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date: 22 February 2020

Abstract and Keywords

This article considers the debate over the “resource curse” (i.e., whether too much natural-resource wealth is harmful for developing countries) along with the debate about the mechanisms and conditions that likely generate the reported problems. After reviewing the literature on the resource curse, this article discusses the ways that scholars define “natural resources.” It then analyzes research on how resource wealth affects democracy, the quality of government institutions, and the incidence of violent conflict. It cites evidence showing that petroleum wealth, in particular, seems to have at least three harmful effects: to make authoritarian regimes more durable, to increase certain types of corruption, and to foster the onset of violent conflict in low- and middle-income countries, particularly when this form of mineral wealth is found in the territory of marginalized ethnic groups.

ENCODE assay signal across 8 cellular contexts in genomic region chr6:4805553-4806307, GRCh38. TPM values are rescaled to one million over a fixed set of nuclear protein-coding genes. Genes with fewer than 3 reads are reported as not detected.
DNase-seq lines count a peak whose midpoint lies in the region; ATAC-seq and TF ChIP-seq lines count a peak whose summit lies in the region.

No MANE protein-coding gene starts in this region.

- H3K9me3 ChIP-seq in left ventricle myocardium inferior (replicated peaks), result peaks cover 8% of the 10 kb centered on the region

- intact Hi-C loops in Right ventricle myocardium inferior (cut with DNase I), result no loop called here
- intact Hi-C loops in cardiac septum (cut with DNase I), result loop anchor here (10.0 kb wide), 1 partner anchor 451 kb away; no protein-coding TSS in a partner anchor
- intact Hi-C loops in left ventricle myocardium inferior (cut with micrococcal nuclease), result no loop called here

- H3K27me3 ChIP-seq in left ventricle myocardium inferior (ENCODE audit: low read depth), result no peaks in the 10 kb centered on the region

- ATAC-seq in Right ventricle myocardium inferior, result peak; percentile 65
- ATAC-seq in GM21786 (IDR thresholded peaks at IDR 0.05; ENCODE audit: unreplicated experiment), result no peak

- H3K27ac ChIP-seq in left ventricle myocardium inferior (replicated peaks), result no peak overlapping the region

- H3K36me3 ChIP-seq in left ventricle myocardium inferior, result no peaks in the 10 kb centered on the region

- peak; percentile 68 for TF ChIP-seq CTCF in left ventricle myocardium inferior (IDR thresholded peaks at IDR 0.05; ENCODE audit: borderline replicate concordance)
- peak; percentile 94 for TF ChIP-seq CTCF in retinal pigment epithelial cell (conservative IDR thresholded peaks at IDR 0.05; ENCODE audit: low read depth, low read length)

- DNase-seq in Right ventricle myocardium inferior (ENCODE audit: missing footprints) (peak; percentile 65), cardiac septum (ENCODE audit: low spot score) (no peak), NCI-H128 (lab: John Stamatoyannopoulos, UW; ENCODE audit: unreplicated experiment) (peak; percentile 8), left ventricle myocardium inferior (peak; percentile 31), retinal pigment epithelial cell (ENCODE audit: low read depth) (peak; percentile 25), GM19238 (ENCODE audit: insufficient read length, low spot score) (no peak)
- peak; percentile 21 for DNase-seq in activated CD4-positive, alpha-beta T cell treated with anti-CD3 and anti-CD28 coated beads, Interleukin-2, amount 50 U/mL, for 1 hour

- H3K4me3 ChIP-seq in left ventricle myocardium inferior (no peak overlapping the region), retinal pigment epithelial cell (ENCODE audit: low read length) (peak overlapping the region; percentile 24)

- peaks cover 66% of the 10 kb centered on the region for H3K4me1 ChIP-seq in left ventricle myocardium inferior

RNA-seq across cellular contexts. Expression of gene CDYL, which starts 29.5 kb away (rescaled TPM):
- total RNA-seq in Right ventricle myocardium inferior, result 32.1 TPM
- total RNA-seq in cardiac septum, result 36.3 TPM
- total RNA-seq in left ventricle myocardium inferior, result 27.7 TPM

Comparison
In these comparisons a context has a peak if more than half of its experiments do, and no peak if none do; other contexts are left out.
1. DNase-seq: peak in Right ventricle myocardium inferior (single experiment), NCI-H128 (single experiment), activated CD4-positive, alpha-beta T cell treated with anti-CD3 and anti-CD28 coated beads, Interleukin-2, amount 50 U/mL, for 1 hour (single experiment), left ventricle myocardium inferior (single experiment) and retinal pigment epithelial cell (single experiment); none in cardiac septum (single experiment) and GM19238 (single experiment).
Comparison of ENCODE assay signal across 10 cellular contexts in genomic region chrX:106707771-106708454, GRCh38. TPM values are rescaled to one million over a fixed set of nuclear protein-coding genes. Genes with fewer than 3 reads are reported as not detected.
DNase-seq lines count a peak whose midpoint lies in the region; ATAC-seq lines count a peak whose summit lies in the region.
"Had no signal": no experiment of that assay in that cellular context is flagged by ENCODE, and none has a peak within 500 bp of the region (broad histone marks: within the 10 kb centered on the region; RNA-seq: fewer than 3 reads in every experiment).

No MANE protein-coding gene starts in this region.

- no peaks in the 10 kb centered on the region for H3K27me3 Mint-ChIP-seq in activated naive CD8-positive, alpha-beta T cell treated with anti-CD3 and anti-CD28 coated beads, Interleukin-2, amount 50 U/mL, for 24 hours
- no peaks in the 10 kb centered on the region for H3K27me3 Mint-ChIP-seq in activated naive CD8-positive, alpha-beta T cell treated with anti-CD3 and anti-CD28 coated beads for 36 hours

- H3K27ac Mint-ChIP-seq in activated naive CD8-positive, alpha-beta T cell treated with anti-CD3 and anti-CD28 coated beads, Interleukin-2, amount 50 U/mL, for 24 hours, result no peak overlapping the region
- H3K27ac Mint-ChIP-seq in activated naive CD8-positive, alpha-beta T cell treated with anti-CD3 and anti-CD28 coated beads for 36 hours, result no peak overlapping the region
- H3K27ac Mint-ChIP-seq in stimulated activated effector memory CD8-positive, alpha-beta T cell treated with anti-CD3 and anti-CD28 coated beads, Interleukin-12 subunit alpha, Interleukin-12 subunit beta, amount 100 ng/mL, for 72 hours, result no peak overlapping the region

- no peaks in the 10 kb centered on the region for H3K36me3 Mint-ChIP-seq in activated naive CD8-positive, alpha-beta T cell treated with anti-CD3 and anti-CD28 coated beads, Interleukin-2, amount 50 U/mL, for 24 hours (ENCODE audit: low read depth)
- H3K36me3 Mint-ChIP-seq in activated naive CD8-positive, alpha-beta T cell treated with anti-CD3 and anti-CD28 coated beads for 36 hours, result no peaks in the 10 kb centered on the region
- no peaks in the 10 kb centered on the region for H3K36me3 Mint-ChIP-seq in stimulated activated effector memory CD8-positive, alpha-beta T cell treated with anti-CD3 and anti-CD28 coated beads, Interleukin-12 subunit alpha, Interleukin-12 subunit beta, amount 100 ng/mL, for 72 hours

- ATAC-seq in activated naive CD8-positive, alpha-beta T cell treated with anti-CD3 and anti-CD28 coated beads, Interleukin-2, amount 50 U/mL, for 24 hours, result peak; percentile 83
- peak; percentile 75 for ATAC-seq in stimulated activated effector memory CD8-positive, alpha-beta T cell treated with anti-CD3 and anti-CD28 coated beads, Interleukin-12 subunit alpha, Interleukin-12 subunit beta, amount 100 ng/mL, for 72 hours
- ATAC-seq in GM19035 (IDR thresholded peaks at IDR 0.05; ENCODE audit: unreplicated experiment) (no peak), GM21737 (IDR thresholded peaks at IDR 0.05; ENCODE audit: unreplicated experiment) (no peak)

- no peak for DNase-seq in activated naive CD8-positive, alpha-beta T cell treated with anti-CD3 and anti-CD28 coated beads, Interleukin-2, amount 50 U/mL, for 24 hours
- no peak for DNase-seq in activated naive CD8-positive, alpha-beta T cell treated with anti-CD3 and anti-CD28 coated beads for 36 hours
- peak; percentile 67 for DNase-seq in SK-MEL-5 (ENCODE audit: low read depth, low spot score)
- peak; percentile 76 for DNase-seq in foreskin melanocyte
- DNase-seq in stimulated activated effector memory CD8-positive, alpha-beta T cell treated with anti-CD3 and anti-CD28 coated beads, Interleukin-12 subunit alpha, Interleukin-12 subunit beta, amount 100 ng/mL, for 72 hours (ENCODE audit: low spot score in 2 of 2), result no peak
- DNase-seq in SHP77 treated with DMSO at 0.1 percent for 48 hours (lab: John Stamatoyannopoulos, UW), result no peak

Keywords: politics, resource curse, natural-resource wealth, developing countries, natural resources, democracy, violent conflict, petroleum, authoritarian regimes, corruption

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